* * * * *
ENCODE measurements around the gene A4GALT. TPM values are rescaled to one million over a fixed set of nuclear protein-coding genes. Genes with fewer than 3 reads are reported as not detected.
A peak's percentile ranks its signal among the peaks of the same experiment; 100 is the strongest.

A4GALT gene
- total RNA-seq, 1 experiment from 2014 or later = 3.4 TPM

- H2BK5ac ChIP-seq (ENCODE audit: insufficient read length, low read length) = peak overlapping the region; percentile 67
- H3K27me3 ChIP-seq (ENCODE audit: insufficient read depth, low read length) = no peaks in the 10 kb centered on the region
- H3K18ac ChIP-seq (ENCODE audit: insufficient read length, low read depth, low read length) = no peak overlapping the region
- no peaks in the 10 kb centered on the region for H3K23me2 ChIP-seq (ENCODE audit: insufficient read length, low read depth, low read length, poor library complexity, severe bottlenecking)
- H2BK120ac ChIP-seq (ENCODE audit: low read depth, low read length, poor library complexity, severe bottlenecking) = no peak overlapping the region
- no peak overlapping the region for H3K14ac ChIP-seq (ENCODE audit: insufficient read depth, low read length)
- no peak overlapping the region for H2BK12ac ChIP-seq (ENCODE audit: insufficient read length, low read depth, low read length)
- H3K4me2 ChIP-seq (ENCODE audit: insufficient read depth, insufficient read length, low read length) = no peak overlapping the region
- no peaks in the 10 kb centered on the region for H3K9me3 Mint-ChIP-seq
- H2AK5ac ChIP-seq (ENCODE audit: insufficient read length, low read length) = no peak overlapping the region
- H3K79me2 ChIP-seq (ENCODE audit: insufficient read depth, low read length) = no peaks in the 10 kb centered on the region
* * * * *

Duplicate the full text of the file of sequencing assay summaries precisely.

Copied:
ENCODE measurements around the gene A4GALT. TPM values are rescaled to one million over a fixed set of nuclear protein-coding genes. Genes with fewer than 3 reads are reported as not detected.
A peak's percentile ranks its signal among the peaks of the same experiment; 100 is the strongest.

A4GALT gene
- total RNA-seq, 1 experiment from 2014 or later = 3.4 TPM

- H2BK5ac ChIP-seq (ENCODE audit: insufficient read length, low read length) = peak overlapping the region; percentile 67
- H3K27me3 ChIP-seq (ENCODE audit: insufficient read depth, low read length) = no peaks in the 10 kb centered on the region
- H3K18ac ChIP-seq (ENCODE audit: insufficient read length, low read depth, low read length) = no peak overlapping the region
- no peaks in the 10 kb centered on the region for H3K23me2 ChIP-seq (ENCODE audit: insufficient read length, low read depth, low read length, poor library complexity, severe bottlenecking)
- H2BK120ac ChIP-seq (ENCODE audit: low read depth, low read length, poor library complexity, severe bottlenecking) = no peak overlapping the region
- no peak overlapping the region for H3K14ac ChIP-seq (ENCODE audit: insufficient read depth, low read length)
- no peak overlapping the region for H2BK12ac ChIP-seq (ENCODE audit: insufficient read length, low read depth, low read length)
- H3K4me2 ChIP-seq (ENCODE audit: insufficient read depth, insufficient read length, low read length) = no peak overlapping the region
- no peaks in the 10 kb centered on the region for H3K9me3 Mint-ChIP-seq
- H2AK5ac ChIP-seq (ENCODE audit: insufficient read length, low read length) = no peak overlapping the region
- H3K79me2 ChIP-seq (ENCODE audit: insufficient read depth, low read length) = no peaks in the 10 kb centered on the region